The Best Ads are the Ones You Never Noticed
“I have produced my share of advertisements which have been remembered by the advertising world as “admirable pieces of work” but I belong to the third school, which holds that a good advertisement is one which sells the product without drawing attention to itself. It should rivet the reader’s attention on the product. Instead of saying, “What a clever advertisement,” the reader says, “I never knew that before. I must try this product.” — David Ogilvy
People who struggle with obsessive compulsive disorder may have come across the pink elephant exercise. It’s pretty simple: after being told about pink elephants you need to spend the next 5 minutes not thinking about pink elephants.
Hoping this analogy hits close to home for a lot of readers: knowing that the majority of digital advertisers I’ve interacted with seem much more predisposed to OCD than the average person.
Regardless, this quote made me think about how much we think advertisements and intrusive thoughts (pink elephants) are analogous.
It’s generally believed that advertisements need to be intrusive: loud, aggressive, compelling, sticky; effective advertisements hook into your consciousness much like an obsessive compulsive thought cycle. Just think of a time when you had a commercial jingle stuck in your head and you just couldn’t get rid of it.
However, what Ogilvy is saying is that some of the best advertisements (especially for direct response) are actually much more subtle. They’re almost imperceptible cues that trigger thoughts and behavior in ways you never notice.
A good direct-response ad doesn’t feel like an ad. It’s likely the ads that have been the most effective to you were ones you never even noticed. They were really good at driving your focus towards the product or service and how it solves your pain, or helps you reach a specific desire.
To take this further, let’s explore further how these ads might work. First, they attract your attention as you wander on autopilot. You don’t consciously recognize that your attention has been diverted, but it has happened because some element of the ad has attracted you. Second, you stay engaged because you are either curious about the premise of the ad or you have recognized that the ad has hinted at a solution to an existing pain or desire you have. Finally, the ad reveals to you how simply and quickly you can solve this pain or reach this desire. And if the ad was successful, you performed the intended action.
Most of this engagement occurs while your brain is still on autopilot (system 1 according to behavioral economists) and you are unlikely to to really register this engagement in your waking thought. Therefore, when the moment comes to take the action the ad has prompted, you typically have some other rational reasoning for this action (I’ve been looking for a pair of sunglasses for some time now. I need to buy these now before the sale ends).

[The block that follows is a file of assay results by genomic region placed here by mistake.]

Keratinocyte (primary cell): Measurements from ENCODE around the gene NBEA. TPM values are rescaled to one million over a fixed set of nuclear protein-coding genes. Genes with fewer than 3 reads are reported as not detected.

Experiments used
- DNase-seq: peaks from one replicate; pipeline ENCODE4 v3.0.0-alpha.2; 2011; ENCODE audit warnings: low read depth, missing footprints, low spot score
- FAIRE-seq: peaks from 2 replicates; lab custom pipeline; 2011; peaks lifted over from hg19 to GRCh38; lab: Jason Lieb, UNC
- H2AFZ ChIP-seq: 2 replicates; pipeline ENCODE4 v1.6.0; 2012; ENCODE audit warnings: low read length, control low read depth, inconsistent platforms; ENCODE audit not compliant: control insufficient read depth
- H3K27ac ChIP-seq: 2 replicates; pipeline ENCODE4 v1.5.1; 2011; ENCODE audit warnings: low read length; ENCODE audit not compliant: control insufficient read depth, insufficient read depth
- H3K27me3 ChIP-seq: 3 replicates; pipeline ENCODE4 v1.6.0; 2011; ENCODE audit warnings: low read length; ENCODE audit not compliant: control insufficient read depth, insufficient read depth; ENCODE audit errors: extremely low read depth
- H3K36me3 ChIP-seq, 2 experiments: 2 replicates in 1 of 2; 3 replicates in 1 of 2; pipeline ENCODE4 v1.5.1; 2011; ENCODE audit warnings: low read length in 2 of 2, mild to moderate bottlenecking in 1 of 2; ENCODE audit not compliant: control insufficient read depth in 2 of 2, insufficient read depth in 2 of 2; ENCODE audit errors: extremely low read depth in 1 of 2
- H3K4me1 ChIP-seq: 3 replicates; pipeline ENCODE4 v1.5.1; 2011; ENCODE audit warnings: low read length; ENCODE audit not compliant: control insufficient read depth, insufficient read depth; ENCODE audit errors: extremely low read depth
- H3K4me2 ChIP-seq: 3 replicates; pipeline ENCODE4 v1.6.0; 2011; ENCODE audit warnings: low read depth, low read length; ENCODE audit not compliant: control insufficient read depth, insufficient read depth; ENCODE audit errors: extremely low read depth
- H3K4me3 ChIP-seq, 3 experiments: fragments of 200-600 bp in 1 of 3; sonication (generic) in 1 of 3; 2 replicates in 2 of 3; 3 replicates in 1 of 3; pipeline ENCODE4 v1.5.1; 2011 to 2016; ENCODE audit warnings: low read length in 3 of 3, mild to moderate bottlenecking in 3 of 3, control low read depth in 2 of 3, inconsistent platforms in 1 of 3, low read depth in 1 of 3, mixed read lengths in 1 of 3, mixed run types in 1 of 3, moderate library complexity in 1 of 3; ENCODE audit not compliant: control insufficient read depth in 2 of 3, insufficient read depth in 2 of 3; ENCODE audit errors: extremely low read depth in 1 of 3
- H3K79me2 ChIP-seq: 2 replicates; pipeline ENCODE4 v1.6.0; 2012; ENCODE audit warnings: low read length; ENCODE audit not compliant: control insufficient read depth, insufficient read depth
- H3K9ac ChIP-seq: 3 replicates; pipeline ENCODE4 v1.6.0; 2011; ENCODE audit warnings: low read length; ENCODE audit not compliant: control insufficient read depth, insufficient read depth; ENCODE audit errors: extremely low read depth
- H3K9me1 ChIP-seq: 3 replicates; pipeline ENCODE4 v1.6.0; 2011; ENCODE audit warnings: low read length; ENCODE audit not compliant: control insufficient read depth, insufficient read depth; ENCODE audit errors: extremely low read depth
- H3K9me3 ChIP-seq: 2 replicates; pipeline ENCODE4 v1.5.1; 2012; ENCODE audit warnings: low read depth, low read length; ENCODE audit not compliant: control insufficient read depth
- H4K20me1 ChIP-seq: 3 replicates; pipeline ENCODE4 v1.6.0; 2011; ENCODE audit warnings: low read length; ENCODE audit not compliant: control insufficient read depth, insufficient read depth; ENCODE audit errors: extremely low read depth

A good way of thinking about the effectiveness of truly good ads is negative space. In art, negative space is the empty space around and between the subject(s) of an image. Exceptional ads are well-crafted negative space; all your attention is centered on the subject (good/service) not the presentation of the subject.
This is why it’s so hard for people to actually generate good ads on a creative basis. They want to think of an ad based on what they believe an ad should be based on the “good ads” to which they have been exposed. However, by the above definition, the best ads aren’t registered as ads. It’s a strange paradox.
So how do you create a good ad?
This is where it gets more interesting. Technically you can’t really create a good ad deterministically. Instead you take general parameters around what is historically known to be effective (smiling faces, clear product shots, specific call-to-action, scarcity) and you mix them up to produce a batch of assumptions. You then test these assumptions iteratively and optimize towards what is producing the best results.
But you can be a little more refined in a three step process.
First, collect known elements of human psychology around what drives human behavior.
Second, identify ways to reduce friction as much as possible when attempting to drive a specific action.
Third, test variables defined by the first two steps in a process that emulates cumulative selection. If this is successfully implemented, you will have an end result that drives customer behavior to do exactly what you intended without the customers really registering that they are responding to an ad.
Let’s use a startup sunglass brand for example.
First, let’s think of some psychological pressures that we succumb to on a daily basis:
- Authority bias: NYT’s top 10 sunglasses of 2022
- Social proof: consumer reviews
- Scarcity: 20% OFF summer sale ends in 24hrs
Ok, now let’s think about friction points:
- Customer objections
- Brand alignment
- Brand awareness
Now, how do we test these elements?
- Test each psychological concept with ad copy and ad creative
- Identify the friction points and determine conversion rate metrics at each point
- Test optimizations at each friction point in addition to creative testing
Test, analyze and iterate. Test, analyze and iterate. Test, analyze and iterate.
Repeat until you reach a profitable customer acquisition cost. Then repeat until you hit your desired level of scale.
This should be smoothed out to a point where customer behavior seems like an effortless flow. This is also when you know you’ve been successful in your goal: focusing all attention on the customer’s needs and desires while reducing any friction points along the way.